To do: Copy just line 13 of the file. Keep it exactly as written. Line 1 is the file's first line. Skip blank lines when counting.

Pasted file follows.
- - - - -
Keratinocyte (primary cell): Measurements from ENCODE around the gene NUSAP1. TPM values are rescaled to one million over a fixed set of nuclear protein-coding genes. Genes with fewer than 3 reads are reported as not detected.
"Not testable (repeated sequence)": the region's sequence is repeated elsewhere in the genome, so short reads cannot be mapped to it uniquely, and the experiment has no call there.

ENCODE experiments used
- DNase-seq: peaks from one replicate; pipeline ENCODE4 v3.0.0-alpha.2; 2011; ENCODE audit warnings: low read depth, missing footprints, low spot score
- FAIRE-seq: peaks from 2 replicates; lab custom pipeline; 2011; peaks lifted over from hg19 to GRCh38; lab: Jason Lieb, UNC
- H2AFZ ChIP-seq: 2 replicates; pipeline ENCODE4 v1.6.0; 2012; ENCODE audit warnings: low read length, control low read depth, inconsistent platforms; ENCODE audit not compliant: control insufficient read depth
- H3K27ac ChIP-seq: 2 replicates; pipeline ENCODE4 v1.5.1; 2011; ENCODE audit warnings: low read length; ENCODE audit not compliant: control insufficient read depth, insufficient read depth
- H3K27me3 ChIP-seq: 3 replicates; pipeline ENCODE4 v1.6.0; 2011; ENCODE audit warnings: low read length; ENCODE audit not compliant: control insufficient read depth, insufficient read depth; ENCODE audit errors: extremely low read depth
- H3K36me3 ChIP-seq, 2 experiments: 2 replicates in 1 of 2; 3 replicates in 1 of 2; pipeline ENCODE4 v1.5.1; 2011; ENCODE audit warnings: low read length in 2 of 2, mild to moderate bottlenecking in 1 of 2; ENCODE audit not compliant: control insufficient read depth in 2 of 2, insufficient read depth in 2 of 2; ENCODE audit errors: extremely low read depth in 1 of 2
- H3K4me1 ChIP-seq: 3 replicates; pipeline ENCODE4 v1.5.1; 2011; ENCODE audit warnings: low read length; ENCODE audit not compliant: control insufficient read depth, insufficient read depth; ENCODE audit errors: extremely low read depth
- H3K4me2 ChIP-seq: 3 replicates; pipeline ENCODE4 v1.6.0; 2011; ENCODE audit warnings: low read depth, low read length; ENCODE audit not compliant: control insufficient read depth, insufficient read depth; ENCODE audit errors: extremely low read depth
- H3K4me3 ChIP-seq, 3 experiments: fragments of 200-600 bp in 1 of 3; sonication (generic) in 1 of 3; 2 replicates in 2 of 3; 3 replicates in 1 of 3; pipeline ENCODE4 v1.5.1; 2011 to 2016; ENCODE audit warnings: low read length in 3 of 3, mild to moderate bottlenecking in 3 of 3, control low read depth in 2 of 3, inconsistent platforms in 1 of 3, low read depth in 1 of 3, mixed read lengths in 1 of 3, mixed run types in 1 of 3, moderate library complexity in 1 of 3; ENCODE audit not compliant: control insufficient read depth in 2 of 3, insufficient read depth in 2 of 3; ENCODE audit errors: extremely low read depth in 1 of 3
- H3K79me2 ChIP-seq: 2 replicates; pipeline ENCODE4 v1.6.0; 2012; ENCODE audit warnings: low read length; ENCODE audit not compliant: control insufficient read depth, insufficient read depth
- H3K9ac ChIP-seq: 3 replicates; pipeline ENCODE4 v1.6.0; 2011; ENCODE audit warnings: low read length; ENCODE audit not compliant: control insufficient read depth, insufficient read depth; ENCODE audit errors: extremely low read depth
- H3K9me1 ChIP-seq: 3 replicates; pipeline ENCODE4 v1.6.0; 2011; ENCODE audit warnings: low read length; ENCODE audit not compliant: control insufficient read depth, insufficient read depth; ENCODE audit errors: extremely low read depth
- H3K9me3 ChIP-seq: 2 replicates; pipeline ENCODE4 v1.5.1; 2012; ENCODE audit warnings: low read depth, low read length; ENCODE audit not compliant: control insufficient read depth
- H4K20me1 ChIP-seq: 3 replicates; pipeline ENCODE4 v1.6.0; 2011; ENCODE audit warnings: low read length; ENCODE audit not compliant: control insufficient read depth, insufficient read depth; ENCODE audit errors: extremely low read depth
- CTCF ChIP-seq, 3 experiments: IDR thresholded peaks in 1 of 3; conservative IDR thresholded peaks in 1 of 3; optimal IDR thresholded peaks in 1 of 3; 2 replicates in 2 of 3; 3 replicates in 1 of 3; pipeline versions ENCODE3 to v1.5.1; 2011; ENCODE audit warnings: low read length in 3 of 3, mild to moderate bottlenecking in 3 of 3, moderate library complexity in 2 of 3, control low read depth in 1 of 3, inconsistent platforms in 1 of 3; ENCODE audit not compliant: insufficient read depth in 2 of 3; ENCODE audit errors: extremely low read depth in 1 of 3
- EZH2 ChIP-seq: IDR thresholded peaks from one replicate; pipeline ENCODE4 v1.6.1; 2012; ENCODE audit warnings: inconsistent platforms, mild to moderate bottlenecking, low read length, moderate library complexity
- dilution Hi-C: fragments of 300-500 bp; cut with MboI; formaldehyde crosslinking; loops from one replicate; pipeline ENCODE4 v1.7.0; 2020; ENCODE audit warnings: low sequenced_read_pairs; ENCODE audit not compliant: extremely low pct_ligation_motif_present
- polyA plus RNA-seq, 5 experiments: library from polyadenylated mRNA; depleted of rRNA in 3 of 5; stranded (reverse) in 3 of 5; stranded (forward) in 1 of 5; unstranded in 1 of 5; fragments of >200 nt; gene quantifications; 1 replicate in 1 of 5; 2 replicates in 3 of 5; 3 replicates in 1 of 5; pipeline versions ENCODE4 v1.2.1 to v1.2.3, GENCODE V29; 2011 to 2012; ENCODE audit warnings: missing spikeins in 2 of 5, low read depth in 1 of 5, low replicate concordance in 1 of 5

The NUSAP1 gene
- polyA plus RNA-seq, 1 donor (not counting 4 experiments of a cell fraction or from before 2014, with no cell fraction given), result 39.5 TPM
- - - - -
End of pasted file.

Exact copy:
- H3K79me2 ChIP-seq: 2 replicates; pipeline ENCODE4 v1.6.0; 2012; ENCODE audit warnings: low read length; ENCODE audit not compliant: control insufficient read depth, insufficient read depth